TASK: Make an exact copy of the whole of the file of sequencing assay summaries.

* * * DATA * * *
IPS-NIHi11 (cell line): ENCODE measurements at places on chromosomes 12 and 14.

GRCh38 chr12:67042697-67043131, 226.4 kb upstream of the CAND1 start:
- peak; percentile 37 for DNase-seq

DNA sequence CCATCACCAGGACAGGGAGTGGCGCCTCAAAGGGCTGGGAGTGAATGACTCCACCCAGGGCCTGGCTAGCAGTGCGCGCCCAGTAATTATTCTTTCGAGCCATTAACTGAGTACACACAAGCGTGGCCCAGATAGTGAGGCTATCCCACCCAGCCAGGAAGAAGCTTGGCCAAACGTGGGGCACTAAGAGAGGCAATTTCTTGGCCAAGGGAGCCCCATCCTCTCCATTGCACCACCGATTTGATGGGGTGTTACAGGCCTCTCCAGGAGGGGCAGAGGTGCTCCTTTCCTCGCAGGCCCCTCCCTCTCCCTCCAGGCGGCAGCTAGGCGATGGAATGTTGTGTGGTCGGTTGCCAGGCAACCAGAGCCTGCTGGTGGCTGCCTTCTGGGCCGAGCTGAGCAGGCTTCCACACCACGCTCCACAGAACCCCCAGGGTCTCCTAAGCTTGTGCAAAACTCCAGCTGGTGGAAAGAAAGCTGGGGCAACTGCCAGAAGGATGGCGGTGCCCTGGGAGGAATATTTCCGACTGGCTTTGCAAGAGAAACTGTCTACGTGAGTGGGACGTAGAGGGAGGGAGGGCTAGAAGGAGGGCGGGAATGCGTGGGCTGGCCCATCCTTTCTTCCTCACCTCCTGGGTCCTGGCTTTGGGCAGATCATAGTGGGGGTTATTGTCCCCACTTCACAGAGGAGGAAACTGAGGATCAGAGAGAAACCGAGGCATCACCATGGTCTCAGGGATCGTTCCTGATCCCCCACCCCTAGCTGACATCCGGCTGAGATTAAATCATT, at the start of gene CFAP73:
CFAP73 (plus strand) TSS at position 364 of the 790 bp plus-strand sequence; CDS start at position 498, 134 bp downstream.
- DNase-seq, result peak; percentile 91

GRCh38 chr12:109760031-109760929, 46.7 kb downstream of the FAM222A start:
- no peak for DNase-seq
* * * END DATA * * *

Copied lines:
IPS-NIHi11 (cell line): ENCODE measurements at places on chromosomes 12 and 14.

GRCh38 chr12:67042697-67043131, 226.4 kb upstream of the CAND1 start:
- peak; percentile 37 for DNase-seq

DNA sequence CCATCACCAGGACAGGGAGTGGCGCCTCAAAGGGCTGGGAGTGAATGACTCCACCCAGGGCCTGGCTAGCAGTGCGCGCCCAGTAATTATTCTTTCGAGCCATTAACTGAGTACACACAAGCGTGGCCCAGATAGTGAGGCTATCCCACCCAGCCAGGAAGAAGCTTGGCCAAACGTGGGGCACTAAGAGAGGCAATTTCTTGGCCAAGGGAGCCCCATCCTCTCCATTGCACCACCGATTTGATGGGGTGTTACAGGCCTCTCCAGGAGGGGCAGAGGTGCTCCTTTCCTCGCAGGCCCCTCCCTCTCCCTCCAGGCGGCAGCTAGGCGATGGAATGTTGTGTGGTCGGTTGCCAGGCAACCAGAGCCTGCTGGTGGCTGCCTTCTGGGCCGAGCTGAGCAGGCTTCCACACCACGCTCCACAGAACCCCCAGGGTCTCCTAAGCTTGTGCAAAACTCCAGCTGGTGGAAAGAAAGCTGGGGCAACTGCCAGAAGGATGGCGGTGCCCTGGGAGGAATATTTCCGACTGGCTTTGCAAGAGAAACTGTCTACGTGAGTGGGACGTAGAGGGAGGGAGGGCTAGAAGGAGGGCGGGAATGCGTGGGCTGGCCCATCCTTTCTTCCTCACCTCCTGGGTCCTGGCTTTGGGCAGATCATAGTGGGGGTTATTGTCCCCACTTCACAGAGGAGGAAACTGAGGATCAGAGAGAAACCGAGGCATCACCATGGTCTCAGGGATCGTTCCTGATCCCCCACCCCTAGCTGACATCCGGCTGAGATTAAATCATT, at the start of gene CFAP73:
CFAP73 (plus strand) TSS at position 364 of the 790 bp plus-strand sequence; CDS start at position 498, 134 bp downstream.
- DNase-seq, result peak; percentile 91

GRCh38 chr12:109760031-109760929, 46.7 kb downstream of the FAM222A start:
- no peak for DNase-seq